Michigan outshot Wisconsin 9-5 in the first period and got a goal from Hyman at 14:45.

Michigan seemed to score a moment earlier, when Hyman, playing in front of the Wisconsin net in the style of the former Red Wing Tomas Holmstrom, appeared to tip Larkin's shot from the point past Badgers goaltender Joel Rumpel. But a referee waved it off.

With that, and the puck bouncing directly out of the net, Hyman turned and swept the "rebound" back in.

Larkin, of Waterford, and Zach Werenski, of Grosse Pointe, got the assists.

Hyman, a senior and draft pick of the Florida Panthers, became the first Michigan player to score 20 goals in a season since Louie Caporusso in 2009-10.

He also became the first Michigan player with 50 points, since Carl Hagelin in the same season. Hagelin now plays for the New York Rangers.

Early in the second, the Wolverines benefited from a fluky goal.

Andrew Sinelli, the senior defenseman from Dexter, took a pass from Cristoval "Boo" Nieves and shot the puck. It hit the shaft of the stick of a Wisconsin defensemen, elevated nearly like an infield pop-up, and came down in the net behind Rumpel.

It was an impossible moment for any goaltender, short of one the height of an NBA forward.

Dexter Dancs also assisted on the play.

Then, at 4:48, it was Hyman, again.

The author of two children's books knocked one in during a wild scramble in the crease. The referees called it a goal and reviewed the play to confirm the call.

"I didn't know it went in until somebody pointed to it," Hyman said.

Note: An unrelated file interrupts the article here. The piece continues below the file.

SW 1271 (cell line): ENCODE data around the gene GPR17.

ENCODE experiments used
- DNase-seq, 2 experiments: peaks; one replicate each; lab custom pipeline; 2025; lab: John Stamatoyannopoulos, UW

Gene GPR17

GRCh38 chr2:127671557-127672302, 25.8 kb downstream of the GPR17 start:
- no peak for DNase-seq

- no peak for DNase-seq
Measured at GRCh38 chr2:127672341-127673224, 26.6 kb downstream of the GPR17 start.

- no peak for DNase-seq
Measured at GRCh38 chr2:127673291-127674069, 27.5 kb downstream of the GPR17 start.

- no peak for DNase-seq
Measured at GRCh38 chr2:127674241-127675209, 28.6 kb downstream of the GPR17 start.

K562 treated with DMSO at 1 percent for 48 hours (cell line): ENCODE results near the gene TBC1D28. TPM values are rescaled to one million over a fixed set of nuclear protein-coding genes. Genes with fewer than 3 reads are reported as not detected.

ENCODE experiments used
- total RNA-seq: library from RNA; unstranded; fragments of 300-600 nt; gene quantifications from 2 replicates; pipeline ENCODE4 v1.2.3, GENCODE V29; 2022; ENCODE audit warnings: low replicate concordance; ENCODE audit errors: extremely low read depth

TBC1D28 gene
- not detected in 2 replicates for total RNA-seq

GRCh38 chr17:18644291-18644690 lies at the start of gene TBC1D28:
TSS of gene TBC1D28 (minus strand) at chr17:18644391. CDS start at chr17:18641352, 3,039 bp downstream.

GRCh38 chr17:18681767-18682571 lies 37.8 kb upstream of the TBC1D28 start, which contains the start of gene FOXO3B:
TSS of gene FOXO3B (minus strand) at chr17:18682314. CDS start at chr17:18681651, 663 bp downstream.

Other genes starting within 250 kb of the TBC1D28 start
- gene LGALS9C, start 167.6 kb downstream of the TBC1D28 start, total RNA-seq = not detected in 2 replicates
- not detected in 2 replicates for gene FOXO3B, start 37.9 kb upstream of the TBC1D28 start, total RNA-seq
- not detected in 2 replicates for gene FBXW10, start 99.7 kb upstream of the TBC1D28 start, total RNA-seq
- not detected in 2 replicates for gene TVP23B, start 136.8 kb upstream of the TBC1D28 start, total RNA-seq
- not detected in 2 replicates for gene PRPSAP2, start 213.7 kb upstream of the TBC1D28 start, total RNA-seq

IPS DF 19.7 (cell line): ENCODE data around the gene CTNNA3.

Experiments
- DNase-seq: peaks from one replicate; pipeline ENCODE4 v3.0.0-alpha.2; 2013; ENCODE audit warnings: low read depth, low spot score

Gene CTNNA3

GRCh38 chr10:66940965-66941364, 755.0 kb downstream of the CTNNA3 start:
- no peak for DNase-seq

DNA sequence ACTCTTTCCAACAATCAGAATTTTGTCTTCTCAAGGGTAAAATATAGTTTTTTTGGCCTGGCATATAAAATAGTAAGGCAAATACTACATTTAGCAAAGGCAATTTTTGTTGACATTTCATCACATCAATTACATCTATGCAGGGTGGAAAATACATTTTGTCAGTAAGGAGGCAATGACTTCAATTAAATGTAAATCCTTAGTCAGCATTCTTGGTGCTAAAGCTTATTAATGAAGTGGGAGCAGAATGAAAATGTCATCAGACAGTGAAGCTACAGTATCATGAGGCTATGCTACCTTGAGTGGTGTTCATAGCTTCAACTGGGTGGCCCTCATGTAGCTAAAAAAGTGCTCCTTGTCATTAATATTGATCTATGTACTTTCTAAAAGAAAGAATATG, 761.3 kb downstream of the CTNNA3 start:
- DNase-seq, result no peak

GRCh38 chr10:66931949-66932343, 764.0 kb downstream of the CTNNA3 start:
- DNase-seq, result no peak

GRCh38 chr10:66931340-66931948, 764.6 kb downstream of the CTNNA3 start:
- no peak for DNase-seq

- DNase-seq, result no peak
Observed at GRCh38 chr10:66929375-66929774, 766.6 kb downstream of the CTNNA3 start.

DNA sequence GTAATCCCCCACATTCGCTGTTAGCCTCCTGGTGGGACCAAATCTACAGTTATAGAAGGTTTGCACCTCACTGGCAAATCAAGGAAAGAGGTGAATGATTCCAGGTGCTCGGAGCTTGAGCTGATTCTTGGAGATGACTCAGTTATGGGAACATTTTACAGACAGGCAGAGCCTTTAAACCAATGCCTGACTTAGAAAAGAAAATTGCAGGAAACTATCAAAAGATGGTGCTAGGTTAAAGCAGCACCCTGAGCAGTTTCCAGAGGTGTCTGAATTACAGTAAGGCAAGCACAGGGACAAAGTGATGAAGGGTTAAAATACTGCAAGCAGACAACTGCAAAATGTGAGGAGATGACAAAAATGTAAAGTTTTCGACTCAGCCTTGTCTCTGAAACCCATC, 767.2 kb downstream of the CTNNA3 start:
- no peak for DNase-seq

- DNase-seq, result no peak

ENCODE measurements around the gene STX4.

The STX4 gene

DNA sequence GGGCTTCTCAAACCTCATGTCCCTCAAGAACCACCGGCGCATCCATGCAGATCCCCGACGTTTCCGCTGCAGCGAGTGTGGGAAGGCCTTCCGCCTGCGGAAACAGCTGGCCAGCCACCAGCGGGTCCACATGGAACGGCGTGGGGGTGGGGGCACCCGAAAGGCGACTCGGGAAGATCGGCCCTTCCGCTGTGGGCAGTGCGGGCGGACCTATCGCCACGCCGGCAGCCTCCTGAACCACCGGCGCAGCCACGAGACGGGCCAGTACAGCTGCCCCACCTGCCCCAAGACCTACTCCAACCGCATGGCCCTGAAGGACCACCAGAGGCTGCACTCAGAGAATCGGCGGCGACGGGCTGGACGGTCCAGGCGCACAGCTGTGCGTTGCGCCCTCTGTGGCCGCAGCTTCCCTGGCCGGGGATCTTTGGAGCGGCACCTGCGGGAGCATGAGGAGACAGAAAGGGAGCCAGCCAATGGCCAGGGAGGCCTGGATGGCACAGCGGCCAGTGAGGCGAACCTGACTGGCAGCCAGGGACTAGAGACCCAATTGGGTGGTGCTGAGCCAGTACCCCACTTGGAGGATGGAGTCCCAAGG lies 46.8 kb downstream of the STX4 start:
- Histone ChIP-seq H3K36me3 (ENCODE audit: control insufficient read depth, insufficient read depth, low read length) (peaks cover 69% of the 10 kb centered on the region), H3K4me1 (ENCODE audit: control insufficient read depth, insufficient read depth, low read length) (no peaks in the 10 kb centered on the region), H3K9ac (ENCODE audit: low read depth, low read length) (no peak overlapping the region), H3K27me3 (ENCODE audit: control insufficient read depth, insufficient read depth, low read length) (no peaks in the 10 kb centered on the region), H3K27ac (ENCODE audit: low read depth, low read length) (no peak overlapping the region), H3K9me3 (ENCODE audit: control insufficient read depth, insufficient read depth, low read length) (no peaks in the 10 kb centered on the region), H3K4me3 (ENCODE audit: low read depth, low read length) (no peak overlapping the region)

It was his 21st of the season, and Cutler Martin and Larkin assisted.

It was Larkin's 31st assist of the season.

In the third, Jedd Soelway, a sophomore right wing and draft choice of the Phoenix Coyotes, scored during a traffic jam in the Michigan crease.

The referees originally ruled it no goal, but the replays were clear.

Cameron Hughes, a freshman, assisted.

Generous to a fault, Michigan tried to let Wisconsin back into the game with two penalties around the 13-minute mark of the third period.

It allowed the Badgers 1:03 of 5-on-3 play. But they could not score, and Michigan was stingy with any chances.

Then, just a couple of minutes after the kills, Larkin took the puck at the Michigan blue line and brilliantly rushed the ice, weaving through the Wisconsin defenders, and beating Rumpel for the fourth goal.

At 17:49 Justin Selman scored the fifth, from Larkin and Hyman.

After the game, the Michigan players, who contributed mightily to the best team performance on offense in the nation this season, seemed particularly pleased with the defensive efforts, and Racine's play.

"I think it was a team effort defensively," Larkin said. "I think Steve played well in the net and I think it would be huge if he could play in the net for the rest of the tournament. But it was a team effort on defense."

Of the penalty kill, he said, ""I think we were aggressive. We didn't take much time to set up."